Figure 3 illustrates a cross sectional view through the flexible pipe body illustrated in Figure 1 and helps illustrate how an outer surface 300 of the internal pressure sheath 102 is generally co-axial with and spaced apart from an inner surface 310 of the outer sheath 108. The outer surface 300 of the internal pressure sheath 102 and the internal surface 310 of the outer sheath are spaced apart and substantially co-axial and thus define an annulus 320 which extends along the length of the flexible pipe. The annulus 320 is an annular shaped region. It will be appreciated that certain embodiments of the present invention are applicable to flexible pipe body which includes one or more intermediate layers. The radially inner and outer surfaces of these intermediate layers are themselves spaced apart from and co-axial with other layers to define further annulus regions each of which may also be referred to as an annulus.

Figure 3 also helps illustrate how wires in the tensile armour layer 106 extend to form a metallic layer. Figure 3 also helps illustrate how three wires 330 can be replaced as tubes wound in a similar helical fashion to the remaining wires of the layer to provide respective fluid communicating passageways along the length of the flexible pipe body. Aptly each of the fluid communicating passageways 330 is a conduit provided, for example, by a pressure rated tube. The conduit is sufficiently crush resistant so that it is not crushed during manufacturing and so that it does not crack over an operational lifetime of the flexible pipe. Aptly the conduit is a steel tube or other metal tube or corrosion resistant alloy tube, or a crush resistant polymer composite tube. Aptly the conduit is formed from a malleable material so that it can be wound. Aptly the conduit is a copper tube. Aptly the conduit is a pressure rated steel tube. Aptly the conduit is pressure rated. As illustrated in Figure 3 three conduits can be provided along the length of the flexible pipe. It will be appreciated that according to certain embodiments of the present invention one, two, three, four or more conduits can be provided. These can be evenly distributed around the pipe or more closely packed at desired locations. It will also be appreciated that such fluid communication passageways can be provided in a mixture of layers such as one or more conduits in an outer tensile armour layer and one or more conduits in an inner tensile armour layer or, as illustrated in Figure 3 all conduits can be provided in a common layer. The conduits are in fluid communication with the annulus 320 of the flexible pipe in which they are located.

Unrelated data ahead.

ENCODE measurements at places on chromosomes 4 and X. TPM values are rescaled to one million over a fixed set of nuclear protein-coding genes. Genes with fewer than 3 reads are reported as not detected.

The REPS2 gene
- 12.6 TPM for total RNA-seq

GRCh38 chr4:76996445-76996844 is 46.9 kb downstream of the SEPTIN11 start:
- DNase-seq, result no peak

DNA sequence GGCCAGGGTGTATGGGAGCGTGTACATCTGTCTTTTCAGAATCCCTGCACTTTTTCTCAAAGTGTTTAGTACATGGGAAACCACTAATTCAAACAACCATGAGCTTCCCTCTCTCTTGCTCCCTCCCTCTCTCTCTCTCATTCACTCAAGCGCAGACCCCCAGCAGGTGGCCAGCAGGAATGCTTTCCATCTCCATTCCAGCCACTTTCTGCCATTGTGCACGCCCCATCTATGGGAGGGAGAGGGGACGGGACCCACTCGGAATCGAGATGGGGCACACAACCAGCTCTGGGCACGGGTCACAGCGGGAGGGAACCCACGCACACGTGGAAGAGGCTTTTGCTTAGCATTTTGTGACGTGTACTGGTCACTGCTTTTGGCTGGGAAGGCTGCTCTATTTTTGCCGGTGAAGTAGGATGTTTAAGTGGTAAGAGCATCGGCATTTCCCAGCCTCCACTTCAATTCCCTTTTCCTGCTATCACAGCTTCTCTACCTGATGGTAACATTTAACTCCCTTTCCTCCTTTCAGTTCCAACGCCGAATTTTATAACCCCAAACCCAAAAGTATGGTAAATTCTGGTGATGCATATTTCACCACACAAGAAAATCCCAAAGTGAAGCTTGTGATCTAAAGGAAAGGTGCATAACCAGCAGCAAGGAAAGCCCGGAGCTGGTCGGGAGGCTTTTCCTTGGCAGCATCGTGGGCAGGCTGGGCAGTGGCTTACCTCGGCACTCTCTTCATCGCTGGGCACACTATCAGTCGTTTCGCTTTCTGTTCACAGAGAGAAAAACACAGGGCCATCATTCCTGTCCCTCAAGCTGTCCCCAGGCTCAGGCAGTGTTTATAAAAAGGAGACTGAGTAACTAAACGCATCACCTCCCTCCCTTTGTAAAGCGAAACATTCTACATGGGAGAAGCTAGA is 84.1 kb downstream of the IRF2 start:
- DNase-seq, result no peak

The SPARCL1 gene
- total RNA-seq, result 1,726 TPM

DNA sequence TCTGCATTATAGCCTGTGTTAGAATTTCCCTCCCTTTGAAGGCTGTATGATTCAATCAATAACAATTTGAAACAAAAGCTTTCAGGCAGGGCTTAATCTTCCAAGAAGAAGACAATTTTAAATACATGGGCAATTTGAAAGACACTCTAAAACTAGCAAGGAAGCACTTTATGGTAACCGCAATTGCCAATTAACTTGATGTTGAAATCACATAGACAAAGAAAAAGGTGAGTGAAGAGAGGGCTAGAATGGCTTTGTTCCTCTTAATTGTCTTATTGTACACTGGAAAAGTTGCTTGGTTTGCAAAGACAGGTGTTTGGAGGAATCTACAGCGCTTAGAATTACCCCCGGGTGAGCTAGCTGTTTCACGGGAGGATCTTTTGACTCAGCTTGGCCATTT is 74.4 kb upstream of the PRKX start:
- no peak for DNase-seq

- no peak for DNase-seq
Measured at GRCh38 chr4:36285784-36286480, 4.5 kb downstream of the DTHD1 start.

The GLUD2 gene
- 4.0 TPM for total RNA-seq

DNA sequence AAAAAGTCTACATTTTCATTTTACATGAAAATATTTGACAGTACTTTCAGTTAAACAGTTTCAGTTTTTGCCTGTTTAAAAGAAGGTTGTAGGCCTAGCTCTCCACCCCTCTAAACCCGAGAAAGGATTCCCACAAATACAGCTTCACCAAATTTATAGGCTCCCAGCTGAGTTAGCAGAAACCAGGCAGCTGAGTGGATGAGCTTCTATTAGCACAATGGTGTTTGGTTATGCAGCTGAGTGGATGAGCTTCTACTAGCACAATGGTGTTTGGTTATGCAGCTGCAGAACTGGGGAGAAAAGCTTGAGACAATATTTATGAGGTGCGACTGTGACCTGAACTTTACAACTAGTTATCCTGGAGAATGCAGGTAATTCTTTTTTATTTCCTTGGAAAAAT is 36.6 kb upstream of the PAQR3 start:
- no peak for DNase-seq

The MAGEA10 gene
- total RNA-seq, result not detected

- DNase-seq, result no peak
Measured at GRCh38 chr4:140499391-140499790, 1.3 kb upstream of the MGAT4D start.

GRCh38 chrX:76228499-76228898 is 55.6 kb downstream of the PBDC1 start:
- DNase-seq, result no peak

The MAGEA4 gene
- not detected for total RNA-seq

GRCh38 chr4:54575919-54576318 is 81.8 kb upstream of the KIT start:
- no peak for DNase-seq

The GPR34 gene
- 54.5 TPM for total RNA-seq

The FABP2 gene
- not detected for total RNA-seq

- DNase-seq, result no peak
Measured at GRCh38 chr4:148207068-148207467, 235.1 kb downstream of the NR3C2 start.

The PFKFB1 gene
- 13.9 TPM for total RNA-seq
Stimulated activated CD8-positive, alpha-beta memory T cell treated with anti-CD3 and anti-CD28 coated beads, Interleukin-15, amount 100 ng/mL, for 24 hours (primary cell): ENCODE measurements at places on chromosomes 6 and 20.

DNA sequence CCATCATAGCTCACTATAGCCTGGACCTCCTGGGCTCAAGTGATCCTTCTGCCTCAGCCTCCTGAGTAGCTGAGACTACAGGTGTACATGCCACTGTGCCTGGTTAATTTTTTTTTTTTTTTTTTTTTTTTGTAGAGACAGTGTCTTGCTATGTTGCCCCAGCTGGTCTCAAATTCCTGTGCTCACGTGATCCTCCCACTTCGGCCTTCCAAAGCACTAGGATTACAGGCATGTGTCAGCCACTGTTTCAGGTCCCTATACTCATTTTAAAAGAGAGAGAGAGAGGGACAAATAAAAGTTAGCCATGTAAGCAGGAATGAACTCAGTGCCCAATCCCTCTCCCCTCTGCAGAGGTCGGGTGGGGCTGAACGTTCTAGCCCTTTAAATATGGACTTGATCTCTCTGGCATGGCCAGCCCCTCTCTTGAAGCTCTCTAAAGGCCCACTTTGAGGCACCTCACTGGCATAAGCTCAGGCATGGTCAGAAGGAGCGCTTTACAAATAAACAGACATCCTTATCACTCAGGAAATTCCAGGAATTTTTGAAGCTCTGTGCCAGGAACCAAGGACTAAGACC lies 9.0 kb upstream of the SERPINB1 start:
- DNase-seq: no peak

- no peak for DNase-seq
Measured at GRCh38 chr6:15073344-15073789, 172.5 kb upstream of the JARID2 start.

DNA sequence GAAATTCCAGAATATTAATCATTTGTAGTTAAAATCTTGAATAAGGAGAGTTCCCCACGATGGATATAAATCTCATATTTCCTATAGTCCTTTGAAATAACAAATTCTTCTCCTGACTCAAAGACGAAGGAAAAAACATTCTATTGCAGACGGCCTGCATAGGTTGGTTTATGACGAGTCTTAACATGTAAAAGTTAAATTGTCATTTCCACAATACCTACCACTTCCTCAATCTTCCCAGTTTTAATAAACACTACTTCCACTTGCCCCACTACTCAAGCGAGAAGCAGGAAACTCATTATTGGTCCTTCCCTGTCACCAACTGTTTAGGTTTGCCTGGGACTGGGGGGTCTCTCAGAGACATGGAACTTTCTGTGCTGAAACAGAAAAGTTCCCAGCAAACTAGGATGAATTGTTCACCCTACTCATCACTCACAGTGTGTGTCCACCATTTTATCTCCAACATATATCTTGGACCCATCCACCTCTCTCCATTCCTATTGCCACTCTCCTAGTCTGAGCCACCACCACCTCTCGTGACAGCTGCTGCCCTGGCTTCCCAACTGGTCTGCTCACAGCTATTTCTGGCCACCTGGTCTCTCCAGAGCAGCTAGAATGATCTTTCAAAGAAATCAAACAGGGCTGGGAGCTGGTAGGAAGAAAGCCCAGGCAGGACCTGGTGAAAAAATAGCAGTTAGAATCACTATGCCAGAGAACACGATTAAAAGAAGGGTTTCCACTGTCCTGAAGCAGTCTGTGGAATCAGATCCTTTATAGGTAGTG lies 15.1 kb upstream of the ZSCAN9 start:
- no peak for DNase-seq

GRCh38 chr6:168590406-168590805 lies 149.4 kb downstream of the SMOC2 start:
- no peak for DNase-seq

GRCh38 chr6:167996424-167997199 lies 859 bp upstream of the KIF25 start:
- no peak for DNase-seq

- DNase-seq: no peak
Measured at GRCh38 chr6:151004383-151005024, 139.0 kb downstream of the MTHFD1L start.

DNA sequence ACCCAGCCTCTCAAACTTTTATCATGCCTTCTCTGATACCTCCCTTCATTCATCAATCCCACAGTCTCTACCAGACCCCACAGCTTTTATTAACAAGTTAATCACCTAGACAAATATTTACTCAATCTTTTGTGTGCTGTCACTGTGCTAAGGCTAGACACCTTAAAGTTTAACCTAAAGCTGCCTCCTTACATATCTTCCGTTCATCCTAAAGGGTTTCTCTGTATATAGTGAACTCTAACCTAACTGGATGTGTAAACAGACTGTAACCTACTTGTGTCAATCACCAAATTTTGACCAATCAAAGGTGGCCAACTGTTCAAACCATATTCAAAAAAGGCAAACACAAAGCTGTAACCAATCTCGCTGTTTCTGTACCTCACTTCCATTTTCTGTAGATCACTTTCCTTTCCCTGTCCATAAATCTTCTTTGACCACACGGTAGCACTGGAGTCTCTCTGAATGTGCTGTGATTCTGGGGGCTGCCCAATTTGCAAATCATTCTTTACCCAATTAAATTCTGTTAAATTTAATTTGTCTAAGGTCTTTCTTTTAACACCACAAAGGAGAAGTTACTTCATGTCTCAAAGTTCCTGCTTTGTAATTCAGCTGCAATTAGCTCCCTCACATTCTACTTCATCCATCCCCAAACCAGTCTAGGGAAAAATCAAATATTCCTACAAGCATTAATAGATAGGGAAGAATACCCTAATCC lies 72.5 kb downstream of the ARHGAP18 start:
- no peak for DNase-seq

Figure 4 helps illustrate in a schematic format a magnified view of a portion of a cross section through the flexible pipe body illustrated in Figure 3. The carcass layer 101 is provided by interlocking windings. The barrier layer 102 has a radially innermost surface 400 which defines an inner bore of the flexible pipe body in use. The radially outermost surface 300 of the barrier layer is also illustrated in Figure 4. A radially outermost surface 410 of the outer sheath 108 is also illustrated in Figure 4 as is the radially innermost surface 310 of the outer sheath 108. Figure 4 helps illustrate how the annulus 320 defined by the spaced apart inner surface 310 of the outer sheath and outer surface 300 of the barrier layer 102 is partially filled with the other components of the flexible pipe. Nevertheless a void space 450 is defined in the annulus. The void space 450 is the volume of the annulus which remains free and is not filled with matter provided by the other component parts of the flexible pipe body. Figure 4 helps illustrate how components of the production fluids travelling down the bore 460 will tend to permeate along the direction shown by arrow A through the barrier layer 102 in use and could otherwise collect in the void space 450 in the annulus 320 of the flexible pipe. As noted previously the collection of such permeated fluids can prove detrimental to the lifetime of the flexible pipe body if not purged from the annulus.

Figure 5 schematically illustrates a flexible pipe 500 which includes a segment of flexible pipe body 100 having a first end 505 terminated in a first end fitting 510. The segment of flexible pipe body 100 also has a further end 515 which is likewise terminated in a respective further end fitting 520 illustrated on the right hand side of Figure 5. Figure 5 shows the two end fittings spaced apart by an indeterminate length which may be many tens of metres or hundreds of metres or indeed thousands of metres in length. A whole length of the flexible pipe body 100 extends between the two end fittings which terminate respective ends of a segment of a flexible pipe body. Figure 5 helps illustrate at least one conduit 330i which extends along the whole length of the flexible pipe 500. Figure 5 also helps illustrate how a further conduit 330 2 (shown in dotted line) can also extend along a whole length of the flexible pipe.